Aside from making progress with its sports games, EA is carving a similar path in other genres as well. Last year, the company launched Mirror's Edge, an action-adventure platformer with a female lead. Meanwhile Star Wars Battlefront II, which is scheduled to arrive in November, will feature a campaign mode starring a strong female character of its own. And with the upcoming FIFA 18, Weber said there's going to be "really prominent" female in "The Journey," the game's popular story mode.
Anita Sarkeesian, executive director of FeministFrequency.com, said that what tends to perpetuate the invisibility of women protagonists in games is having an old mentality. It's the "games with female protagonists don't sell" or "the all-male writing staff doesn't know how to write for women," she said. Still, Sarkeesian said she's been "cautiously optimistic in the past year or so," as developers such as EA are clearly making progressive efforts. "The industry is starting to realize that there is a strong fanbase interested in human stories outside of the conventional gruff, brooding white dude." According to the Entertainment Software Association's 2017 report on the gaming industry, 37 percent of the "most frequent" video game buyers were female.
"We, the girl gamers, have been living under the male shadow."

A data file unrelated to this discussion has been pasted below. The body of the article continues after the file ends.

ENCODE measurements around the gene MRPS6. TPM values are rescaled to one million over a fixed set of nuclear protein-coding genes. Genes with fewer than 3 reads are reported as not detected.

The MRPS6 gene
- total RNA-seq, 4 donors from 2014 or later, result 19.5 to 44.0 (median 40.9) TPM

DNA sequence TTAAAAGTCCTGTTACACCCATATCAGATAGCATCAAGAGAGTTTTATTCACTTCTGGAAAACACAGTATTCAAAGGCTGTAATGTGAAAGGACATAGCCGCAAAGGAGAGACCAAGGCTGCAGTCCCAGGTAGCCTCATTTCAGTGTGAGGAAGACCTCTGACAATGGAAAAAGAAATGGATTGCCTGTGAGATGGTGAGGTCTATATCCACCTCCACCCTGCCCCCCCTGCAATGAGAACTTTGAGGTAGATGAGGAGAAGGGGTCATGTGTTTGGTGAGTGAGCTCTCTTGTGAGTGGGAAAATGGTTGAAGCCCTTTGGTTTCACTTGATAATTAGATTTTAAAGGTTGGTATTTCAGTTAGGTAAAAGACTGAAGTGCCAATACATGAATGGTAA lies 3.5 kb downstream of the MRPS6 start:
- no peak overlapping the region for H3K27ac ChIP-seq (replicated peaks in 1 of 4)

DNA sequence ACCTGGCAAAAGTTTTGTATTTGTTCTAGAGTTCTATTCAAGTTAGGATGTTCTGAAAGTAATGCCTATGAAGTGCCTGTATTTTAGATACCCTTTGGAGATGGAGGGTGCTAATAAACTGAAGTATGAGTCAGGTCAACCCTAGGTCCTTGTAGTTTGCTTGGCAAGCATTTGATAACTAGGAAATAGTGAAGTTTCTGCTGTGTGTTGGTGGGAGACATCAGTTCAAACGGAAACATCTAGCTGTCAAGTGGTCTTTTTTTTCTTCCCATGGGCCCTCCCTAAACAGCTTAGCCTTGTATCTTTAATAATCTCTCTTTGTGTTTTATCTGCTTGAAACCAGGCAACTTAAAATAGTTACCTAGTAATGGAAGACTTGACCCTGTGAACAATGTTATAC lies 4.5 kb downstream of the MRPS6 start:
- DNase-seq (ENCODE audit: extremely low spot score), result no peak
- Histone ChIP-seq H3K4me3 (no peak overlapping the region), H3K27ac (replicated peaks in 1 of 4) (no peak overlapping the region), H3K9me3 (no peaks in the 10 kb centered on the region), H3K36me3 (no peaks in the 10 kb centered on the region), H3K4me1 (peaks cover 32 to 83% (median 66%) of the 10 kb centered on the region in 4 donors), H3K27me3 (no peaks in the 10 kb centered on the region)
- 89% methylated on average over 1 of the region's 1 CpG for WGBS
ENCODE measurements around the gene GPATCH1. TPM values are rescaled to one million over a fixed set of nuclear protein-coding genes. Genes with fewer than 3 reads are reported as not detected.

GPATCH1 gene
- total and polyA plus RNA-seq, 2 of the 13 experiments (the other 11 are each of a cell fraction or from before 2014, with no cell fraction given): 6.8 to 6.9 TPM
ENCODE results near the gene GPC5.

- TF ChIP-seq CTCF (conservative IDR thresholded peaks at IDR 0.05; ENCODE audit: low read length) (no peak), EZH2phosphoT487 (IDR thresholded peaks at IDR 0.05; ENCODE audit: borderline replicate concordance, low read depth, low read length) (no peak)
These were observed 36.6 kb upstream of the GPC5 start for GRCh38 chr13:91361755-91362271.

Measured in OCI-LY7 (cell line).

Jennifer Franco, 28, plays EA Sports games regularly. She said she got into FIFA in 2003, and that she's been waiting for women to be featured in the game basically all her life. "We, the girl gamers, have been living under the male shadow," she said. "Most games are meant for boys, not girls, and that is changing for good. FIFA 16 was a huge breakthrough, but there's always room for improvement." That improvement, she said, could come in the form of playing with professional female clubs in FIFA, which currently isn't possible. When asked if this is something that could happen in future, EA's Weber said the company had nothing to announce right now.
Weber did say that this shift is major part of EA's long-term business strategy, claiming that the company will continue investing in women, both in games and in its hiring practices. "You'll see continued expansion on features, characters and themes that represent a broader audience," he said. "But in the coming years, without getting too detailed about it, you'll see a bit of a shift in our approach to how we market and even talk about our brand in EA sports." Only time will tell if others will follow suit.